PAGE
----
Funding for transitional and supportive housing is extremely limited. As of September 30, 2012, HUD funding for the Homelessness Prevention and Rapid Re-Housing program, was eliminated.124 Despite this, the Greater Richmond Interfaith program (GRIP) operates a small homeless prevention and rapid re-housing program to provide services to at-risk individuals and families.125 It is unclear whether the county’s transition to a “coordinated entry” model means funding and supportive housing services in Richmond will increase. New funding for housing first and rapid re-housing programs could come from Contra Costa County, city grants, private philanthropy, or could be redirected from the planned expansion of the West County jail.
“Rapid Re-Housing Brief,” an introduction to rapid re-housing program design by the US Department of Housing and Urban Development
“Contra Costa Homeless Continuum of Care 2015-2016 Fiscal Year Annual Report,” an annual report by the Contra Costa Council on Homelessness that provides data on people experiencing homelessness, and the housing system serving them in the county.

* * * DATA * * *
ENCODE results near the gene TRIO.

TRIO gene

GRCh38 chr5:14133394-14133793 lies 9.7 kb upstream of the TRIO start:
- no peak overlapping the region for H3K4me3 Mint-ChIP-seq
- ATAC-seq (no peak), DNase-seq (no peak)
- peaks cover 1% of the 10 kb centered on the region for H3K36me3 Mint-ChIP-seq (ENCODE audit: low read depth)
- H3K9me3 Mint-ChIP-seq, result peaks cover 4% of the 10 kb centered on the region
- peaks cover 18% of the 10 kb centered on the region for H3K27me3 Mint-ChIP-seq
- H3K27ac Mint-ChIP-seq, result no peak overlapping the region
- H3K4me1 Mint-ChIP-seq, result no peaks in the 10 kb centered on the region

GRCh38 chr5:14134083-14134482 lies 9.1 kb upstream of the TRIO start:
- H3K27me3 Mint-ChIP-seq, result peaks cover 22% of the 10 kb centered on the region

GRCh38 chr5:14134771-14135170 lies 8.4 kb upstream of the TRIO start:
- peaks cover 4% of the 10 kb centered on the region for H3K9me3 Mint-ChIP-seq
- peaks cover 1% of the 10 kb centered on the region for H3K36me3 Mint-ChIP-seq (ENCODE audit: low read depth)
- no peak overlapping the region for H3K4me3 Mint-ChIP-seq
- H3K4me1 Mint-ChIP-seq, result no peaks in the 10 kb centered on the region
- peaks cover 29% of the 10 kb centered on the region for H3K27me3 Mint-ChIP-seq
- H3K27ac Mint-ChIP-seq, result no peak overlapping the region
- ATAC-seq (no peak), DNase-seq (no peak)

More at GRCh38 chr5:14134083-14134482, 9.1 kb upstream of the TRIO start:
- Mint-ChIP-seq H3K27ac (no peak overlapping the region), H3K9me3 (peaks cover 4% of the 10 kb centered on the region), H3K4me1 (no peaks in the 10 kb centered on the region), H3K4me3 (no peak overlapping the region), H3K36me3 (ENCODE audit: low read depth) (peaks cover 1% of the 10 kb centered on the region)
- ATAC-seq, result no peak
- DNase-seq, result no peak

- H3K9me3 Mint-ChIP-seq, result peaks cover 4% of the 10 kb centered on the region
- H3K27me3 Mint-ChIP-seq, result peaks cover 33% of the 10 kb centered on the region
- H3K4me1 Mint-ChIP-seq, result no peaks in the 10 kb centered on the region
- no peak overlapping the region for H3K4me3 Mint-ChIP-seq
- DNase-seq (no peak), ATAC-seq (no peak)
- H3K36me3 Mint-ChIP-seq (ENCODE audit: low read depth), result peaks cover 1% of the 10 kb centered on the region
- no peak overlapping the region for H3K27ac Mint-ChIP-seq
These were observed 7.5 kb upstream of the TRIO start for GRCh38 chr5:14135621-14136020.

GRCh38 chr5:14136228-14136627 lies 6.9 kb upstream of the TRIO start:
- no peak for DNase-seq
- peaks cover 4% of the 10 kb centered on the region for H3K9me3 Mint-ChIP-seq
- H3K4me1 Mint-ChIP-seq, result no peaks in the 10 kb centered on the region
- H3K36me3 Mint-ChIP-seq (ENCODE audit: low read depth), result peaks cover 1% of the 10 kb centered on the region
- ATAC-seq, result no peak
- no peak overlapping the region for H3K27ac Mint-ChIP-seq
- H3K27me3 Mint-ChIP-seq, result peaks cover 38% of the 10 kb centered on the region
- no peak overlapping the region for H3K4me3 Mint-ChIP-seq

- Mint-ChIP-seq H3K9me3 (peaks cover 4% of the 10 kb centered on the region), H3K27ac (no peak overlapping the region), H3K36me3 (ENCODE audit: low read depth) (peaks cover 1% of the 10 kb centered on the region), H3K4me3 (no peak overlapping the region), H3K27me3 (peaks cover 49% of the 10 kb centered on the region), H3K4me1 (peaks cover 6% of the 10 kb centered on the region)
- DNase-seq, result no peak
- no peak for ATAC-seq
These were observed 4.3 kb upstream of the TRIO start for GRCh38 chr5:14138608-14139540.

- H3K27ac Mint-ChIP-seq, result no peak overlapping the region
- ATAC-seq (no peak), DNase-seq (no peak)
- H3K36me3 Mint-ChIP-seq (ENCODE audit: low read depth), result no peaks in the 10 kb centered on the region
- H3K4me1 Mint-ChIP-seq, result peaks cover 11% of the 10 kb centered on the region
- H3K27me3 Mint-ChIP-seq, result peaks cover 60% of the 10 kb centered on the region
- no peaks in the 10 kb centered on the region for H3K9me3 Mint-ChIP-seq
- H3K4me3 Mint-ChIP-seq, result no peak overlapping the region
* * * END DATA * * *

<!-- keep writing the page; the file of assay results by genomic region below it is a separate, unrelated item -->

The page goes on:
“Housing and Community Reintegration in Contra Costa County,” a report by the Safe Return Project presenting findings from a survey of formerly incarcerated residents’ experiences accessing housing, and solutions to address the issues identified.
Richmond Task force on Homelessness, a task force formed by the Richmond City Council in 2017 to develop solutions to homelessness. Council Member Melvin Willis is the chair and city staff member Michelle Milan is the coordinator.
- 115. “Transitional Housing Programs,” Transitional Housing, accessed May 10, 2017, http://www.transitionalhousing.org/.